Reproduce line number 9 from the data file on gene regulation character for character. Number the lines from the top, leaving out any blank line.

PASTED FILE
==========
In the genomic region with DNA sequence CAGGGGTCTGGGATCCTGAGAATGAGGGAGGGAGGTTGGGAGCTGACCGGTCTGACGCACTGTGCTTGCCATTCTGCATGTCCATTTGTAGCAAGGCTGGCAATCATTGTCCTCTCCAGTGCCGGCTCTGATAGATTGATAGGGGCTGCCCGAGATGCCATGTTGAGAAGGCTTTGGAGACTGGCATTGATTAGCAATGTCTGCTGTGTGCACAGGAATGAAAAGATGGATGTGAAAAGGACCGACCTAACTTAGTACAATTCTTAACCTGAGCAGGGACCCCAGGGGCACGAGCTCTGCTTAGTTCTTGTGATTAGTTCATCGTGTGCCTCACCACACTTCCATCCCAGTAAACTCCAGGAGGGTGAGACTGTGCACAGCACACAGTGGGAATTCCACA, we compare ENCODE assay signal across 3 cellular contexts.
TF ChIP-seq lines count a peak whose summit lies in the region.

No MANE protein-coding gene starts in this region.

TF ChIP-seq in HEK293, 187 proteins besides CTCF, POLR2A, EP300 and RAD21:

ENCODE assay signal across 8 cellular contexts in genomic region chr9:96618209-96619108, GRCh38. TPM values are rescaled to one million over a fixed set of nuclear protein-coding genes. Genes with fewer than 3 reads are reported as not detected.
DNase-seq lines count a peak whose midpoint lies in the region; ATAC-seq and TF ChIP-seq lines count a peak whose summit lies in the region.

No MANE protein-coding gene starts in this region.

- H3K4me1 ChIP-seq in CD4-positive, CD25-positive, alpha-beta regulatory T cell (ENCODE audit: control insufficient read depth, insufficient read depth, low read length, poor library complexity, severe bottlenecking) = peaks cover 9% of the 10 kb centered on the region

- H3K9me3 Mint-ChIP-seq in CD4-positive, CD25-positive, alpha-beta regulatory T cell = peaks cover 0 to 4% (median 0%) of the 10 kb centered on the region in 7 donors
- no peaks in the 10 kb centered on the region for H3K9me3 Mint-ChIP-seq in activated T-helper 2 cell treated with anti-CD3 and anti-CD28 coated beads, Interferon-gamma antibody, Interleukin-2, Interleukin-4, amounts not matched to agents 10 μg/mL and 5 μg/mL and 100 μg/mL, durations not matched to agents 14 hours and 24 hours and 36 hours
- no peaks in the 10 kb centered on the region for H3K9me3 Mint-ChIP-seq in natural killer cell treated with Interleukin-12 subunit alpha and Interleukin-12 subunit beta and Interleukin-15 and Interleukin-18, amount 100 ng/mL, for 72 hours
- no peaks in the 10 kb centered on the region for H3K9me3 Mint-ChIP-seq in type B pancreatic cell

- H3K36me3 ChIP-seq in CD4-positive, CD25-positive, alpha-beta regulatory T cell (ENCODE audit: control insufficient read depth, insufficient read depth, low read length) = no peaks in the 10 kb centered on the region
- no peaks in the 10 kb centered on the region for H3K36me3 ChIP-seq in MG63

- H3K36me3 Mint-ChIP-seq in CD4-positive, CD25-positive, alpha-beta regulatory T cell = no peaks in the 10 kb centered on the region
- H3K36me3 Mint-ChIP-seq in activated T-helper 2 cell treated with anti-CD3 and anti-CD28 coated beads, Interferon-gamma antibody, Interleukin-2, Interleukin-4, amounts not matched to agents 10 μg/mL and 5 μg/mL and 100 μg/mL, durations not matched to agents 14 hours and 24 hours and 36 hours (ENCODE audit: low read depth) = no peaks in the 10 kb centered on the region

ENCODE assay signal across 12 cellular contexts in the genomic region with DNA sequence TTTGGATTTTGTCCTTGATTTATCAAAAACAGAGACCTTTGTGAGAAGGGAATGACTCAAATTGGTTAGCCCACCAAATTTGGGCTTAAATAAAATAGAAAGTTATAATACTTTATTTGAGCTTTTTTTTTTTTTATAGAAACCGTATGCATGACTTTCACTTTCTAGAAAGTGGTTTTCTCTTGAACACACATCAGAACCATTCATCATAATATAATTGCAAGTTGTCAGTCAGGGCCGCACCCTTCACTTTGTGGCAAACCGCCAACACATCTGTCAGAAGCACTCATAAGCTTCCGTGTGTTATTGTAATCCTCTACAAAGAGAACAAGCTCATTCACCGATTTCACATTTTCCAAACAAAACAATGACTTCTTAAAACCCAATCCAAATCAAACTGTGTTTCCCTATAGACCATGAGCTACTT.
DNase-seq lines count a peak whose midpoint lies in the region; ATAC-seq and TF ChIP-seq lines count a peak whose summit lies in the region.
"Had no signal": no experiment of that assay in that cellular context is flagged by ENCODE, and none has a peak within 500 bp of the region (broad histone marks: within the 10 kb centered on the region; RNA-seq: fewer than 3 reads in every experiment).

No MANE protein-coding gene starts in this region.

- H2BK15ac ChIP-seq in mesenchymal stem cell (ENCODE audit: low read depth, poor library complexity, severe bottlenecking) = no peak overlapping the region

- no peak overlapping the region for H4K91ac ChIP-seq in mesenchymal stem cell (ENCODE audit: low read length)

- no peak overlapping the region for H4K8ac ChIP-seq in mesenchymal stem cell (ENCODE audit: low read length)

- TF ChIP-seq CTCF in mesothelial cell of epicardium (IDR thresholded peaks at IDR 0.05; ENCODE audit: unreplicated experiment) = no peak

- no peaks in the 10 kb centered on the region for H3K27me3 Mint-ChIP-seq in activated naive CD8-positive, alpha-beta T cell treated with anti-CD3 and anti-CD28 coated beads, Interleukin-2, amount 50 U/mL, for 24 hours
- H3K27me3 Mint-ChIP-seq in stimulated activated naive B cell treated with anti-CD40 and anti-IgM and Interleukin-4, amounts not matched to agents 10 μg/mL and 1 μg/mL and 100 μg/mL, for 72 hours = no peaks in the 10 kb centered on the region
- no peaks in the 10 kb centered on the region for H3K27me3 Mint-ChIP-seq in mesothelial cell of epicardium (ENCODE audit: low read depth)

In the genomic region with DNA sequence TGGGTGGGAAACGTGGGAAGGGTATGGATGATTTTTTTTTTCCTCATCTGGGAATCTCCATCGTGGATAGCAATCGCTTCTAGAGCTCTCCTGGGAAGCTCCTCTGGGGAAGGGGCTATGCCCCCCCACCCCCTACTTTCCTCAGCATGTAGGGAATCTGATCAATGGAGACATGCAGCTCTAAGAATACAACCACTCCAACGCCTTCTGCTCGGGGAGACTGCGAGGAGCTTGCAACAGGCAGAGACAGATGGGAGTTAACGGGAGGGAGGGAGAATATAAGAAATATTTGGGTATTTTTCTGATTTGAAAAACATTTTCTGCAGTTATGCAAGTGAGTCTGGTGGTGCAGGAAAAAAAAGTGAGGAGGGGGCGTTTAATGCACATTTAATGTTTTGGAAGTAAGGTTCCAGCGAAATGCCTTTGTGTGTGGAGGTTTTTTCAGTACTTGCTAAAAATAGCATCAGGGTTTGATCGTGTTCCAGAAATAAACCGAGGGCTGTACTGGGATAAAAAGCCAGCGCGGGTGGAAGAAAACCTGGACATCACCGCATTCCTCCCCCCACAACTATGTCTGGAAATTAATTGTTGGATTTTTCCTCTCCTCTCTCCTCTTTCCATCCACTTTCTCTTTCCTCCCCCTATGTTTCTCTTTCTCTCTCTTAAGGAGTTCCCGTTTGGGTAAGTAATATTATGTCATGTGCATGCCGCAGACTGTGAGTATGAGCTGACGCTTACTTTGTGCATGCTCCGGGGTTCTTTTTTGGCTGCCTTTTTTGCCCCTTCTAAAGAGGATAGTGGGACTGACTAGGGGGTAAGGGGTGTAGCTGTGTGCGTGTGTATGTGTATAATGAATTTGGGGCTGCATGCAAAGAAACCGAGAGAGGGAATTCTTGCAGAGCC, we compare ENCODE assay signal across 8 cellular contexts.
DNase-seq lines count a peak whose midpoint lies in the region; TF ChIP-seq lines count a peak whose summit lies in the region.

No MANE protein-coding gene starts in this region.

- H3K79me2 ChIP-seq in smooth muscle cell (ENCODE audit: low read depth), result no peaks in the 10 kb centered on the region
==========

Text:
- H3K9me3 Mint-ChIP-seq in CD4-positive, CD25-positive, alpha-beta regulatory T cell = peaks cover 0 to 4% (median 0%) of the 10 kb centered on the region in 7 donors